JP2012509464A - Six-degree-of-freedom measuring device and method - Google Patents

Six-degree-of-freedom measuring device and method Download PDF

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JP2012509464A
JP2012509464A JP2011536593A JP2011536593A JP2012509464A JP 2012509464 A JP2012509464 A JP 2012509464A JP 2011536593 A JP2011536593 A JP 2011536593A JP 2011536593 A JP2011536593 A JP 2011536593A JP 2012509464 A JP2012509464 A JP 2012509464A
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assembly
tracking system
target
laser
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ケビン アール アクレイ
ローレンス ビー ブラウン
ロバート イー ブリッジズ
ジョン エム ホファー
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ファロ テクノロジーズ インコーポレーテッド
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Priority to US61/115,136 priority
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Priority to PCT/US2009/064758 priority patent/WO2010057169A2/en
Publication of JP2012509464A publication Critical patent/JP2012509464A/en
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    • GPHYSICS
    • G01MEASURING; TESTING
    • G01CMEASURING DISTANCES, LEVELS OR BEARINGS; SURVEYING; NAVIGATION; GYROSCOPIC INSTRUMENTS; PHOTOGRAMMETRY OR VIDEOGRAMMETRY
    • G01C15/00Surveying instruments or accessories not provided for in groups G01C1/00 - G01C13/00
    • G01C15/002Active optical surveying means
    • GPHYSICS
    • G01MEASURING; TESTING
    • G01BMEASURING LENGTH, THICKNESS OR SIMILAR LINEAR DIMENSIONS; MEASURING ANGLES; MEASURING AREAS; MEASURING IRREGULARITIES OF SURFACES OR CONTOURS
    • G01B11/00Measuring arrangements characterised by the use of optical means
    • G01B11/02Measuring arrangements characterised by the use of optical means for measuring length, width or thickness
    • G01B11/03Measuring arrangements characterised by the use of optical means for measuring length, width or thickness by measuring coordinates of points
    • GPHYSICS
    • G01MEASURING; TESTING
    • G01SRADIO DIRECTION-FINDING; RADIO NAVIGATION; DETERMINING DISTANCE OR VELOCITY BY USE OF RADIO WAVES; LOCATING OR PRESENCE-DETECTING BY USE OF THE REFLECTION OR RERADIATION OF RADIO WAVES; ANALOGOUS ARRANGEMENTS USING OTHER WAVES
    • G01S17/00Systems using the reflection or reradiation of electromagnetic waves other than radio waves, e.g. lidar systems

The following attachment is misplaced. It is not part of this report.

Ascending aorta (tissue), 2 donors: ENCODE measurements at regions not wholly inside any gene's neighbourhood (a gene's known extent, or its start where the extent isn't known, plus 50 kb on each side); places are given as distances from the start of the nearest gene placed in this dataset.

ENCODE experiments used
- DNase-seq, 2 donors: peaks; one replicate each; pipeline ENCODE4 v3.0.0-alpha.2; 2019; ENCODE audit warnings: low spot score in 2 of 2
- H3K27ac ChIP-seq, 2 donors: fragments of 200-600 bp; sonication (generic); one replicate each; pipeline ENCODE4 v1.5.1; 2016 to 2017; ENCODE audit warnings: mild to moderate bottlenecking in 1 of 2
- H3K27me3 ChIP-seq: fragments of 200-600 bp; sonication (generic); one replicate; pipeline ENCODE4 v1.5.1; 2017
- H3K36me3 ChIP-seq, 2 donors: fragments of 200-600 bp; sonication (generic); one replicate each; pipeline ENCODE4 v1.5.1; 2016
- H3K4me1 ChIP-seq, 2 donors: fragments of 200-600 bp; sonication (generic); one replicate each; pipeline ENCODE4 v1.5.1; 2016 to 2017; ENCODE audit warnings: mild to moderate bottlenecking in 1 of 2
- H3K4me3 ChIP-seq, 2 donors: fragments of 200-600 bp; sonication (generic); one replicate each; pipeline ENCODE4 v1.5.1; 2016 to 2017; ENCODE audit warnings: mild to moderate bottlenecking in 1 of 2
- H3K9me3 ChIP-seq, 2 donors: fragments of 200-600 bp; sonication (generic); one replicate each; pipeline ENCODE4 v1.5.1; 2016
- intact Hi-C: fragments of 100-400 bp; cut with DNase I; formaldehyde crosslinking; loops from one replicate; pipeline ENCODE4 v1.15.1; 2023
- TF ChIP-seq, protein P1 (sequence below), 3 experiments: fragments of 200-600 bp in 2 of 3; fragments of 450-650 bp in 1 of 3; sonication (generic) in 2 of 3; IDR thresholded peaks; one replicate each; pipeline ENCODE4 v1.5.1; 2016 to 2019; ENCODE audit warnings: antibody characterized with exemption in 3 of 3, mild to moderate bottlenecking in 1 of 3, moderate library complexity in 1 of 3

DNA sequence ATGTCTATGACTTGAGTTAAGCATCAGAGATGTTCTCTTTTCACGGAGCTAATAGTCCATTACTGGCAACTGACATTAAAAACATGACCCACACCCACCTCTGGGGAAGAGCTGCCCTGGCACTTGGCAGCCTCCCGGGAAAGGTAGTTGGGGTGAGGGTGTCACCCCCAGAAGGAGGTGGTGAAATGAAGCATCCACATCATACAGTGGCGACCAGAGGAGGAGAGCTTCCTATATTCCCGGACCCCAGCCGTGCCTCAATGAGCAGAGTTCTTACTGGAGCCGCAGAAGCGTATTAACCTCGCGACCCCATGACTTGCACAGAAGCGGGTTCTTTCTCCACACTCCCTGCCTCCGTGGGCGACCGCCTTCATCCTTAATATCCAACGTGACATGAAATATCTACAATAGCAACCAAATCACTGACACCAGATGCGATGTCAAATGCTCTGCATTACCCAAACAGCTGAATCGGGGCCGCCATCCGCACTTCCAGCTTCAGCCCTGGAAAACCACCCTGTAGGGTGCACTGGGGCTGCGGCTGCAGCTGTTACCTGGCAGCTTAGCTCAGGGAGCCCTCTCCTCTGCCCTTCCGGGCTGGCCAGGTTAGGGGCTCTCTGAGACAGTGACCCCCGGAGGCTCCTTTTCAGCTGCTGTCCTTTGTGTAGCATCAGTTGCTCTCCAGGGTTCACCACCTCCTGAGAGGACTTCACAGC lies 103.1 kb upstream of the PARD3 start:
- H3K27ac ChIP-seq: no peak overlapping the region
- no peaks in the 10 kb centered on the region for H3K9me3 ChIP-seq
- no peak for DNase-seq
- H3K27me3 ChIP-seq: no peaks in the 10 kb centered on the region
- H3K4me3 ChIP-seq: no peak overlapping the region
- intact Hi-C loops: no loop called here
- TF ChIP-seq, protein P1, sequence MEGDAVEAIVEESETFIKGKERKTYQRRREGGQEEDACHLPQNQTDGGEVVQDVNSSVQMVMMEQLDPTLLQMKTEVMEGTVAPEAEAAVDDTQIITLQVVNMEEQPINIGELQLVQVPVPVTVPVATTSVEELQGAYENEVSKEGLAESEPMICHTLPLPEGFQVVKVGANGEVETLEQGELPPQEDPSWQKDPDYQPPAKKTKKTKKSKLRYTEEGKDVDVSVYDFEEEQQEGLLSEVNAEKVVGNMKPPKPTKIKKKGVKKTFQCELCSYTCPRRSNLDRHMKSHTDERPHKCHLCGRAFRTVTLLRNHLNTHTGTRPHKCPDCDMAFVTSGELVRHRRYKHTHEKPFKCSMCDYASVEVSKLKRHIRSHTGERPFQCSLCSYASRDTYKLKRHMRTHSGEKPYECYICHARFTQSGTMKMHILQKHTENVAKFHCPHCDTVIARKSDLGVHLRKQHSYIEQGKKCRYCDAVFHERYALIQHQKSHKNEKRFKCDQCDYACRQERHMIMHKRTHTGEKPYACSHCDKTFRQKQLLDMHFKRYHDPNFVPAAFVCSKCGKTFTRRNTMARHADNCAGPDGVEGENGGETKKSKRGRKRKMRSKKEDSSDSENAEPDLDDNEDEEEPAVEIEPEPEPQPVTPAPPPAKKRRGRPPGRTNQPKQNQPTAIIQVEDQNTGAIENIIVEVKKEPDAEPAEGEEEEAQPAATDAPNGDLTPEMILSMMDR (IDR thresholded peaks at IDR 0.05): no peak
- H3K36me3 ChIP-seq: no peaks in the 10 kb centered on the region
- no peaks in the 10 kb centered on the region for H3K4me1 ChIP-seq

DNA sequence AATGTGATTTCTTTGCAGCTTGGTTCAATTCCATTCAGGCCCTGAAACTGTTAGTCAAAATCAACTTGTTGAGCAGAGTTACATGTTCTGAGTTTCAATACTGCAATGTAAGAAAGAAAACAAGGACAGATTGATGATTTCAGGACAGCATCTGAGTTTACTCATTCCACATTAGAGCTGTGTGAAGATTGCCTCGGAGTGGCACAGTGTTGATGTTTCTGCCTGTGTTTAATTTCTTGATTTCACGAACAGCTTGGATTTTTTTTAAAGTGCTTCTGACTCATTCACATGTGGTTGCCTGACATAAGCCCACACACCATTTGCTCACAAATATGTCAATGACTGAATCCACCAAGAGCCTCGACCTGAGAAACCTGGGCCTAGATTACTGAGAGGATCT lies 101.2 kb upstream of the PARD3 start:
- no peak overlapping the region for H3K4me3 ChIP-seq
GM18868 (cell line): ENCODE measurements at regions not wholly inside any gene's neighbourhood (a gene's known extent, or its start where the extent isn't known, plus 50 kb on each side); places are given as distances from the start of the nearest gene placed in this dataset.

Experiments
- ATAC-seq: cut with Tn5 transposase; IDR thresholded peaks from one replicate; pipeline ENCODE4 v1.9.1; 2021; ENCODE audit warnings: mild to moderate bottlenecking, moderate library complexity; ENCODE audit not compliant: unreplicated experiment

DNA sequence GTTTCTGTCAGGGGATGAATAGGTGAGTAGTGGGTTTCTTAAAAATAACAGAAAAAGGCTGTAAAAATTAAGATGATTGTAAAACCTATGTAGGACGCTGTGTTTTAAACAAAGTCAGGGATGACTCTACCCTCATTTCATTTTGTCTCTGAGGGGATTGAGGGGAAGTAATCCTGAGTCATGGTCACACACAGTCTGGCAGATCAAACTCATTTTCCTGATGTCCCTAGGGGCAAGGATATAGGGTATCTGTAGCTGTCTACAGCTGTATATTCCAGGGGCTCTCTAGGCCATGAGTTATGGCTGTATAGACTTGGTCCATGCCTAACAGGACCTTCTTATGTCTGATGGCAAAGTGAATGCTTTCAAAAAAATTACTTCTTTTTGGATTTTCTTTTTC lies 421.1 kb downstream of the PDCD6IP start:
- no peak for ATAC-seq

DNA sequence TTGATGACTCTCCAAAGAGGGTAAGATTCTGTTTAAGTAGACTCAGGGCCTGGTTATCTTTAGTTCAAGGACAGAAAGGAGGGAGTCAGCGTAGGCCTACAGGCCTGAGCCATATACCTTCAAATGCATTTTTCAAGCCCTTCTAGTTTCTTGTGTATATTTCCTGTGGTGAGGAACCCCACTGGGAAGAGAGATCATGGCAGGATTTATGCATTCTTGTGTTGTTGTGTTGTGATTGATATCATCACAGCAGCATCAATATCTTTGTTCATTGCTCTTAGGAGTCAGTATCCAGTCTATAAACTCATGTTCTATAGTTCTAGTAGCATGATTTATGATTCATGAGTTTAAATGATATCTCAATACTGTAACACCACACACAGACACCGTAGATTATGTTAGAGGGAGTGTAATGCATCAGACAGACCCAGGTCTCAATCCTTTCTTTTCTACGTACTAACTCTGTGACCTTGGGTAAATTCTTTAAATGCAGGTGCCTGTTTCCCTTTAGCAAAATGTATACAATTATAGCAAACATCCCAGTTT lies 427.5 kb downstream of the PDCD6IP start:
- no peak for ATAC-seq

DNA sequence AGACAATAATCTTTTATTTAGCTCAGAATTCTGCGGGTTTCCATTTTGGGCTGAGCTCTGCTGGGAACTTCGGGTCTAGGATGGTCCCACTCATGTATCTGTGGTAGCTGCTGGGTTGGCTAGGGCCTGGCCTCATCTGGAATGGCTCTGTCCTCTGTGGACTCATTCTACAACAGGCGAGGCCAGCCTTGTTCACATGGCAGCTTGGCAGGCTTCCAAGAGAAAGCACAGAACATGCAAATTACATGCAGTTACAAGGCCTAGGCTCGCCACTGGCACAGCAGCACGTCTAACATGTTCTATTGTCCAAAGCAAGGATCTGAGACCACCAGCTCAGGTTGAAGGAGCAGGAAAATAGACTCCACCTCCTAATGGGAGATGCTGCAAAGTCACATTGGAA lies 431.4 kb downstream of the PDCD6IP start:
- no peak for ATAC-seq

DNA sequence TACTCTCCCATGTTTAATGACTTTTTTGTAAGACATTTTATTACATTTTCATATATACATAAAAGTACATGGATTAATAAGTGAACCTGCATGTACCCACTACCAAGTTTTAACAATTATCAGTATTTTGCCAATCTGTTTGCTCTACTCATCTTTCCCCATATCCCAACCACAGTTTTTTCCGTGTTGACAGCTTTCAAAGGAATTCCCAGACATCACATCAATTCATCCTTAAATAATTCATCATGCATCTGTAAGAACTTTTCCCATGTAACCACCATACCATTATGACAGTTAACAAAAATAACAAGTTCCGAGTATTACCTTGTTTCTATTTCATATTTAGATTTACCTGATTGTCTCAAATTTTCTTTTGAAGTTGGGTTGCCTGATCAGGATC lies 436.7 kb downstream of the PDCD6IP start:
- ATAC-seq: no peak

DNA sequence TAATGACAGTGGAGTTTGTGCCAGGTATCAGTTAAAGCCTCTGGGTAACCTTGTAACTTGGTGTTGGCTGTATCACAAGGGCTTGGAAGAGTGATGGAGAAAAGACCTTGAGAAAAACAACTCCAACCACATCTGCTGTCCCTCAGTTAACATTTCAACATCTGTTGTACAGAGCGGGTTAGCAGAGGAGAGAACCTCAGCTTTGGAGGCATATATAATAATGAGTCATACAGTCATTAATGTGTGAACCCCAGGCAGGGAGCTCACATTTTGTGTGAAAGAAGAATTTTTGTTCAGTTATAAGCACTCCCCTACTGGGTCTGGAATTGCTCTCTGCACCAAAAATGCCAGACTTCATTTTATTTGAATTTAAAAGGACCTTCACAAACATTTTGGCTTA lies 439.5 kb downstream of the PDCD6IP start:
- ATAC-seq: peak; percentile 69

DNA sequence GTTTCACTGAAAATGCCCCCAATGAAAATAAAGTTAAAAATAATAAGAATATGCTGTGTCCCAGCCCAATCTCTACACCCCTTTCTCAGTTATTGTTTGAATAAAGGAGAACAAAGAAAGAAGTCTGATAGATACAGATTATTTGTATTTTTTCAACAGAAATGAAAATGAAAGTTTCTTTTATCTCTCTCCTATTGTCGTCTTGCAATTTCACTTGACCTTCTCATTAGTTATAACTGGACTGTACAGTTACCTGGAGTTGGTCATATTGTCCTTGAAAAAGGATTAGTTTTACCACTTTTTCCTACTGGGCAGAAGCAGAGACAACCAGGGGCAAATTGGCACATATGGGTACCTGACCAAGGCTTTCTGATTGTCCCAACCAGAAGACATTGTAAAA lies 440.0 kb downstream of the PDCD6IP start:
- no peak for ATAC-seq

• G01S17/66Tracking systems using electromagnetic waves other than radio waves
    • GPHYSICS
    • G01MEASURING; TESTING
    • G01SRADIO DIRECTION-FINDING; RADIO NAVIGATION; DETERMINING DISTANCE OR VELOCITY BY USE OF RADIO WAVES; LOCATING OR PRESENCE-DETECTING BY USE OF THE REFLECTION OR RERADIATION OF RADIO WAVES; ANALOGOUS ARRANGEMENTS USING OTHER WAVES
    • G01S5/00Position-fixing by co-ordinating two or more direction or position line determinations; Position-fixing by co-ordinating two or more distance determinations
    • G01S5/16Position-fixing by co-ordinating two or more direction or position line determinations; Position-fixing by co-ordinating two or more distance determinations using electromagnetic waves other than radio waves
    • G01S5/163Determination of attitude
    • GPHYSICS
    • G01MEASURING; TESTING
    • G01SRADIO DIRECTION-FINDING; RADIO NAVIGATION; DETERMINING DISTANCE OR VELOCITY BY USE OF RADIO WAVES; LOCATING OR PRESENCE-DETECTING BY USE OF THE REFLECTION OR RERADIATION OF RADIO WAVES; ANALOGOUS ARRANGEMENTS USING OTHER WAVES
    • G01S1/00Beacons or beacon systems transmitting signals having a characteristic or characteristics capable of being detected by non-directional receivers and defining directions, positions, or position lines fixed relatively to the beacon transmitters; Receivers co-operating therewith
    • G01S1/70Beacons or beacon systems transmitting signals having a characteristic or characteristics capable of being detected by non-directional receivers and defining directions, positions, or position lines fixed relatively to the beacon transmitters; Receivers co-operating therewith using electromagnetic waves other than radio waves

Abstract